> work with that in fulfilling ways. The only time I write anything
> down like a plan is when I am at a beach or the park away from my
> computer, and I imagine a way to solve something.
>
> Andrew B.
>
> “When you make a thing, a thing that is new, it is so complicated
> making it that it is bound to be ugly. But those that make it after
> you, they don’t have to worry about making it. And they can make it
> pretty, and so everybody can like it when others make it after you.”
>
> –Pablo Picasso

#135163
Jul 2, 2008 at 9:43pm

Max programming is an exploratory process for me. Often I don’t really know what it is I’m trying to build. I start with something simple, and play around with it, and keep adding stuff, and eventually come up with a concrete goal. At that point the patch is a complete mess and usually gets thrown away. That’s when I try to design it properly and build something cleanly.

Flowcharts can be a good part of the design, but I rarely use them either. There have been a few times I used them, and they were a big help. Like for this sequencing app: http://compusition.com/web/news/2008/04/10 – see the picture at the bottom, you can click to enlarge. And no, I can’t share that patch yet. It mostly works but is not ready for public consumption yet (maybe in a few months).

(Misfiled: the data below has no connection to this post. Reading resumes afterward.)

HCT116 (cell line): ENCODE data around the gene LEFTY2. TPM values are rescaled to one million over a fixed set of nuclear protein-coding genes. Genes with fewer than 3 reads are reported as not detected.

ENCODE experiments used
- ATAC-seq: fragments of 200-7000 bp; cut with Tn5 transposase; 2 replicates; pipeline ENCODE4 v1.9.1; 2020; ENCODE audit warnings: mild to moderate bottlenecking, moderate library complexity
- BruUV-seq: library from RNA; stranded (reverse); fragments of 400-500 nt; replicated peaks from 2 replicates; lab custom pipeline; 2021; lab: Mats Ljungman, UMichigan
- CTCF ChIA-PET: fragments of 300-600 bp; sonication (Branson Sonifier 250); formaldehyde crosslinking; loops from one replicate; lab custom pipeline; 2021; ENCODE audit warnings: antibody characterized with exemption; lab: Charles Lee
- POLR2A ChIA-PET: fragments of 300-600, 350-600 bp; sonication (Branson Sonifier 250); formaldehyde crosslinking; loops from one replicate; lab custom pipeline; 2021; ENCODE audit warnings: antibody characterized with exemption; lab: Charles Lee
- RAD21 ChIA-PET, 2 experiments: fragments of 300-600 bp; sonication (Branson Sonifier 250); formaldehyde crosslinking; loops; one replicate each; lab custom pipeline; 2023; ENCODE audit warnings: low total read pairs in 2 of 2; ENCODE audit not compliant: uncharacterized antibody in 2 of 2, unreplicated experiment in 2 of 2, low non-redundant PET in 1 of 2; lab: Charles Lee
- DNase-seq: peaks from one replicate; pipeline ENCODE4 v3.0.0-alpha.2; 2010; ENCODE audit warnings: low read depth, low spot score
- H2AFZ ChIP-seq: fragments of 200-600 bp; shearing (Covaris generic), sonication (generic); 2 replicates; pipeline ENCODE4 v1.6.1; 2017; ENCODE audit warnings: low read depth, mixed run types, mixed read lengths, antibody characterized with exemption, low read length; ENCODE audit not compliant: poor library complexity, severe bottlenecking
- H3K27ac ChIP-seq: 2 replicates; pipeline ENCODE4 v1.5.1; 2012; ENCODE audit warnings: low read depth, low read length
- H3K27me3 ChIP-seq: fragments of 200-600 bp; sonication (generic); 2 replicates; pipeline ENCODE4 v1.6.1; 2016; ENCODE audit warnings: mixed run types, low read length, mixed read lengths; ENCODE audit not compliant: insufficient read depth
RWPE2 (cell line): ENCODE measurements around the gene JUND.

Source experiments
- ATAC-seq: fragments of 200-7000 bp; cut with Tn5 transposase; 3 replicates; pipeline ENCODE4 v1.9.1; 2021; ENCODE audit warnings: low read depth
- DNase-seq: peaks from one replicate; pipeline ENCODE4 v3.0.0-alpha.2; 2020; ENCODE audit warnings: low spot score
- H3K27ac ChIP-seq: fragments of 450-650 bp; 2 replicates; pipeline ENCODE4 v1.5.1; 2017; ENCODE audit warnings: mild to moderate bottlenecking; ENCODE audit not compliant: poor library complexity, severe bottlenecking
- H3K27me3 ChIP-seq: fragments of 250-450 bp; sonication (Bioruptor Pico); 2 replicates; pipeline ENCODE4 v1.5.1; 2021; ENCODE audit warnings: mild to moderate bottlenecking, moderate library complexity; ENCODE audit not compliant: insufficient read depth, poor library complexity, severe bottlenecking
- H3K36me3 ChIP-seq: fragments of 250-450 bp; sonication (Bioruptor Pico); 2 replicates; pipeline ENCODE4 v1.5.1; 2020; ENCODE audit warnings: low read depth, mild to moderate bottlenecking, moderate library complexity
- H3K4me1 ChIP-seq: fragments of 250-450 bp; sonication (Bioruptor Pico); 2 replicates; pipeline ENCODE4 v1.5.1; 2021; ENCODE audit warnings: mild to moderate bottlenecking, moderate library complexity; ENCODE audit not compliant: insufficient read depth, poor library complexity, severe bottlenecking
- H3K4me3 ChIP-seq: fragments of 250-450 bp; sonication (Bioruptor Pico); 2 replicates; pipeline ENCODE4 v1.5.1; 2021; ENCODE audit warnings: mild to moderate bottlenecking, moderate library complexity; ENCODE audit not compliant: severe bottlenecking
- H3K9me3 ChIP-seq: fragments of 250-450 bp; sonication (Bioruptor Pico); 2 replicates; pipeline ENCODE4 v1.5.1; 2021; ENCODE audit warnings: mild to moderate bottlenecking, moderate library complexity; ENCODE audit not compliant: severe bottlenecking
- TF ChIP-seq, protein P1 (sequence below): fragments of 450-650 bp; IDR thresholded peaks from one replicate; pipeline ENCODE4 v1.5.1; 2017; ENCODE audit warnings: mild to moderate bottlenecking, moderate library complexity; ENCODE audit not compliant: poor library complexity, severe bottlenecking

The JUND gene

For that flowchart I used a program called graphviz (http://www.graphviz.org/), which is pretty sweet IMO. The documentation is a bit confusing but it comes with examples that are a good starting point. It even has TextMate integration, if you use that editor.

#135164
Jul 3, 2008 at 11:07am

Thanks for the pointer to graphviz. I’d never heard of it before but
it looks great! Just downloaded it.

P

On 2 Jul 2008, at 22:43, Adam Murray wrote:

>
> Max programming is an exploratory process for me. Often I don’t
> really know what it is I’m trying to build. I start with something
> simple, and play around with it, and keep adding stuff, and
> eventually come up with a concrete goal. At that point the patch is
> a complete mess and usually gets thrown away. That’s when I try to
> design it properly and build something cleanly.
>
> Flowcharts can be a good part of the design, but I rarely use them
> either. There have been a few times I used them, and they were a
> big help. Like for this sequencing app: http://compusition.com/web/
> news/2008/04/10 – see the picture at the bottom, you can click to
> enlarge. And no, I can’t share that patch yet. It mostly works but
> is not ready for public consumption yet (maybe in a few months).
>
> For that flowchart I used a program called graphviz (http://
> http://www.graphviz.org/), which is pretty sweet IMO. The documentation is
> a bit confusing but it comes with examples that are a good starting
> point. It even has TextMate integration, if you use that editor.
> –
> Adam Murray
> compusition.com

#135165